I’m so excited to guest post on Grace’s blog – and I hope you’ll find it worth your time to read it! (To make it easier, I’ll try to keep things short.)
It won’t take long for you to notice that my writing style is different from Grace’s. She writes as the free spirit she is, full of passion and spilling her heart without hesitation – or reservation. My writing leans towards structure, is at times careful, and may border on proper.
In honor of Grace (since this is her blog, after all), I’ll try to keep things flowing, just like her. However, I’ll avoid trying to insert pop-culture references and use the latest jargon, because that would make me look like a poser. And no one wants that.
Another difference between Grace and me is that she’s a she and I’m a he. I think the majority of Grace’s regular readers are of the feminine variety, but I don’t think my maleness will get in our way.
Oh and there’s one more difference. I’m a bit embarrassed to mention it, but I have this problem where I think that I’m her age. (Sorry Grace.) The reality is that I was out of high school before she was born. So for most of you, that makes me really, really old.
But I don’t think about these differences. I focus on how we’re the same. We live in the same town, go to the same church, and are in the same writers group. We’re both Michiganders by birth, wordsmiths by choice, and followers of Jesus. We both desire to see our faith in action, to pursue Jesus with passion, and to encourage others on their faith journeys. We’re traveling on the same path and going in the same direction, helping each other along the way.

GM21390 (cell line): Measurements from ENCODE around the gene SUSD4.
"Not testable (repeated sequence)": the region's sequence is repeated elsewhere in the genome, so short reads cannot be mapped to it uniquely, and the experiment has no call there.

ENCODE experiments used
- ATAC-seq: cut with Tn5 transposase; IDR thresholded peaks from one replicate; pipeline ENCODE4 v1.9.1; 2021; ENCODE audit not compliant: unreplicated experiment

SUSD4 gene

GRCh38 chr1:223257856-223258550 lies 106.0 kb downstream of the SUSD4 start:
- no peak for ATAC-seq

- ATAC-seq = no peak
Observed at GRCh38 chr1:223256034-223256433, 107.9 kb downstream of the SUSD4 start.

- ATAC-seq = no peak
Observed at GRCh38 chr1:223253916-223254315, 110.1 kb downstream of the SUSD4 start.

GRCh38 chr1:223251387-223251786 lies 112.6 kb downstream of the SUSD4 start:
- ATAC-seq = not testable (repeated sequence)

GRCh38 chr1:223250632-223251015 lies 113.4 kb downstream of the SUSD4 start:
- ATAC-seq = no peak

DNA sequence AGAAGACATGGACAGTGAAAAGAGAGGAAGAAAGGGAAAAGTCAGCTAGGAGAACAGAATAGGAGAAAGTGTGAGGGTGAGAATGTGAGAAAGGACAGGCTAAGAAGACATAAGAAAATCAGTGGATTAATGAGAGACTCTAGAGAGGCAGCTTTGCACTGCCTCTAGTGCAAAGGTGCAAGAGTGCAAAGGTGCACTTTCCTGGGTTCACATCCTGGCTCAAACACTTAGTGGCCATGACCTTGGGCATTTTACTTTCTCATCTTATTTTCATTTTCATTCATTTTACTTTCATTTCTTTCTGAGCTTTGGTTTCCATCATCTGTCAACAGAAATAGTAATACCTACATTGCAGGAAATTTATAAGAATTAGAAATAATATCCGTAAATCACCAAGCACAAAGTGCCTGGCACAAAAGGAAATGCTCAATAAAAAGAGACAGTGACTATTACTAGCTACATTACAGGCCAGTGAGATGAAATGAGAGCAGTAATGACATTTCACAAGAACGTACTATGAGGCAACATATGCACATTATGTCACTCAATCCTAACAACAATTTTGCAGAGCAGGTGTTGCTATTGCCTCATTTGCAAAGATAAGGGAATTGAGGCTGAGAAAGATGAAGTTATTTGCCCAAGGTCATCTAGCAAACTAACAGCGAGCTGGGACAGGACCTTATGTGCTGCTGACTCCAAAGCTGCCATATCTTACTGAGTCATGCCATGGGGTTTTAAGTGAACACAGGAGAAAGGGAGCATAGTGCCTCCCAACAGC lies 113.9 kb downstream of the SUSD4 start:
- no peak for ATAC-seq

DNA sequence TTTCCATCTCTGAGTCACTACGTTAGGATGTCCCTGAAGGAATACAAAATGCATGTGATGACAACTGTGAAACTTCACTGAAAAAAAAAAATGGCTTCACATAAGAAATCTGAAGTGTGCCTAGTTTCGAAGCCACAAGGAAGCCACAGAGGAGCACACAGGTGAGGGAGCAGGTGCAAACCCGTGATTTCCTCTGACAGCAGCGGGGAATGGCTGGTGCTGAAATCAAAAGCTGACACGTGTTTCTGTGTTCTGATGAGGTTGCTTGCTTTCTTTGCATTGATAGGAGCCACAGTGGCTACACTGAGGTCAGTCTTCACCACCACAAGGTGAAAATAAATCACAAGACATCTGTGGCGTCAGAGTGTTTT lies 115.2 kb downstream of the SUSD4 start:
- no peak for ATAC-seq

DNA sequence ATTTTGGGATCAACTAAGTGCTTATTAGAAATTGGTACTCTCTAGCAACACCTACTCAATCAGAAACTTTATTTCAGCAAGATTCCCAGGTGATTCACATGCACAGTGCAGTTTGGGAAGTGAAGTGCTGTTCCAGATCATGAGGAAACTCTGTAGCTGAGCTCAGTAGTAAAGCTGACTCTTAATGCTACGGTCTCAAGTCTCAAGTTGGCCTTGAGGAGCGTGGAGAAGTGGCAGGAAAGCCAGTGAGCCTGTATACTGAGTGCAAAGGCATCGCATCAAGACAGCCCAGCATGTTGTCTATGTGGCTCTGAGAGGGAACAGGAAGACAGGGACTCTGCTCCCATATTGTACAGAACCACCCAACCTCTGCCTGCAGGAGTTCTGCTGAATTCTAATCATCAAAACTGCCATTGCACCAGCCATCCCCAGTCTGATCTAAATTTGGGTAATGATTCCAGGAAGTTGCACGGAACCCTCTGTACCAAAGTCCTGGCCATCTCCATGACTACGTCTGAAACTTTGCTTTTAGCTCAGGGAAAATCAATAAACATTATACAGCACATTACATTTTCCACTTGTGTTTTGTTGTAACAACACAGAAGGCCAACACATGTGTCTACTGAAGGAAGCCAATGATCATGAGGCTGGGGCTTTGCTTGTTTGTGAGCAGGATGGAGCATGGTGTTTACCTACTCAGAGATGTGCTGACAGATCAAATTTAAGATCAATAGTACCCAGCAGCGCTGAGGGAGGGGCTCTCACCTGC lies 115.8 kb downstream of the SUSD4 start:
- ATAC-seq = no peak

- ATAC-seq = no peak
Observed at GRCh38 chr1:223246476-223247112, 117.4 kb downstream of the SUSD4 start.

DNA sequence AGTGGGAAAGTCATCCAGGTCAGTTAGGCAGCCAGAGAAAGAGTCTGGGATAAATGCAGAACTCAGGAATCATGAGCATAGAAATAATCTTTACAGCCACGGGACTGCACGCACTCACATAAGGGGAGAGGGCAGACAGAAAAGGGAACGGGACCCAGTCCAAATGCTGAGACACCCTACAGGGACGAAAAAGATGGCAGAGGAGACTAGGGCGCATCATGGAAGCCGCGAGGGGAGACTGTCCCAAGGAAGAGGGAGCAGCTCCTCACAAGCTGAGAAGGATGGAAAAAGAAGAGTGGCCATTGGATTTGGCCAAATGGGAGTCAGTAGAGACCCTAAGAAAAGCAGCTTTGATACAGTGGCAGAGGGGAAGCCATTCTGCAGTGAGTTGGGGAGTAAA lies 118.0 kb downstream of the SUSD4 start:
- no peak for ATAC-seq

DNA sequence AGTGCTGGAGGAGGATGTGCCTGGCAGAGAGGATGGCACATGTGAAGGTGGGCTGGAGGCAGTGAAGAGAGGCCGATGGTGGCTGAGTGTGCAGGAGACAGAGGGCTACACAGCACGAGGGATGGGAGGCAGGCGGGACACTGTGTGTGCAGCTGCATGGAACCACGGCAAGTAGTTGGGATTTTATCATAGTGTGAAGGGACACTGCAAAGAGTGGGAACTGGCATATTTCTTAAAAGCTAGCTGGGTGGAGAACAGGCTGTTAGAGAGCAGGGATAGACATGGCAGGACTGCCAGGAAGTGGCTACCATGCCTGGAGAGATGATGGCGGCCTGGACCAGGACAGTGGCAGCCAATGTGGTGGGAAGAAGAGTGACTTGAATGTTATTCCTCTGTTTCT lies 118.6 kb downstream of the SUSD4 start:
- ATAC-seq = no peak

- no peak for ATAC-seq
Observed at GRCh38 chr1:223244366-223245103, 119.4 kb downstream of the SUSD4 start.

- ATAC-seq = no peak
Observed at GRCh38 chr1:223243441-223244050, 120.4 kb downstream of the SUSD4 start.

When I hang out with Grace (and her hubby, Dave – did I mention what an awesome, fun couple they are?), I mostly see how we’re the same. Our differences are small and don’t matter.However, when I read Grace’s blog, all I see are differences. Painfully, her posts remind me that I’m white, while she’s not. Then I realize just how sheltered and clueless I am when it comes to issues of race.
Yes, I’m mentally aware that Grace is biracial and identifies more with the African American community. But I don’t see her that way. To me, she’s a person just like me. The color of our skin doesn’t distinguish us. But what I forget is that the color of her skin has affected how others have treated her for her entire life, forming her into who she is today. Acknowledging the pain and prejudice she’s endured, brings tears to my eyes.
I want to live in a colorblind world, where skin tone receives no different treatment than hair color (yes, we can change the hue of our hair, so don’t carry the similarity too far).
Maybe I’m idealistic when it comes to race; perhaps I’m naïve. But my friend Grace is patient with me, using her posts to teach me what I don’t know, offering lots of love as she does, along with much grace, just as her name implies.
So, are we the same or different? When I seriously contemplate it, I don’t know. What I do know is that as long as we keep talking about race issues, we’re further ahead than if we don’t.
Jesus-follower and wordsmith Peter DeHaan blogs at Spiritually Speaking (www.peterdehaan.com/blog), where you can download his free e-book My Faith Manifesto, sign up for his monthly newsletter, or connect with him via social media.